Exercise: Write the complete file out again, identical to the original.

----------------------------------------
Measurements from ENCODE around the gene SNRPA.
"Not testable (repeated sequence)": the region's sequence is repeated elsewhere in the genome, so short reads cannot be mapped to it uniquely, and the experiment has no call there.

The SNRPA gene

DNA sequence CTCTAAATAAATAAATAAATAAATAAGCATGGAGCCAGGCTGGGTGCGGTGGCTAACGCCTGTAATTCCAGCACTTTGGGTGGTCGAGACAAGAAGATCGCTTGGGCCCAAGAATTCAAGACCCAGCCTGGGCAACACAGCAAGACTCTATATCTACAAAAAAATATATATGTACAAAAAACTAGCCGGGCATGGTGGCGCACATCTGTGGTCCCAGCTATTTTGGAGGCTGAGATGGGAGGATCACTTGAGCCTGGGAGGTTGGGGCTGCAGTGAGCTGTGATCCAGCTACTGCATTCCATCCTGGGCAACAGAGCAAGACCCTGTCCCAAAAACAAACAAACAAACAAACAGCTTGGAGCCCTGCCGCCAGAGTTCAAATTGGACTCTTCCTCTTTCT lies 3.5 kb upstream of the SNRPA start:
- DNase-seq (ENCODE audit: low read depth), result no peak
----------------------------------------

Measurements from ENCODE around the gene SNRPA.
"Not testable (repeated sequence)": the region's sequence is repeated elsewhere in the genome, so short reads cannot be mapped to it uniquely, and the experiment has no call there.

The SNRPA gene

DNA sequence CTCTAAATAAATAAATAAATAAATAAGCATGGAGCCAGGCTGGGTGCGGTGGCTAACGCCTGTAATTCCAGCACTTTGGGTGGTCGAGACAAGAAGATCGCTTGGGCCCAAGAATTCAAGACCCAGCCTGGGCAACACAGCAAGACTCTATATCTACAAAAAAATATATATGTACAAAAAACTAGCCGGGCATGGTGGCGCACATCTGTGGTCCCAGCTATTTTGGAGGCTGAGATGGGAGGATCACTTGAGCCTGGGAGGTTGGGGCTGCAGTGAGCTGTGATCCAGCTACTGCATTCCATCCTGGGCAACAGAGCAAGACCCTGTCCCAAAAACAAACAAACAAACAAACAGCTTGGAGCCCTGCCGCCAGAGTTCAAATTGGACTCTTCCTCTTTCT lies 3.5 kb upstream of the SNRPA start:
- DNase-seq (ENCODE audit: low read depth), result no peak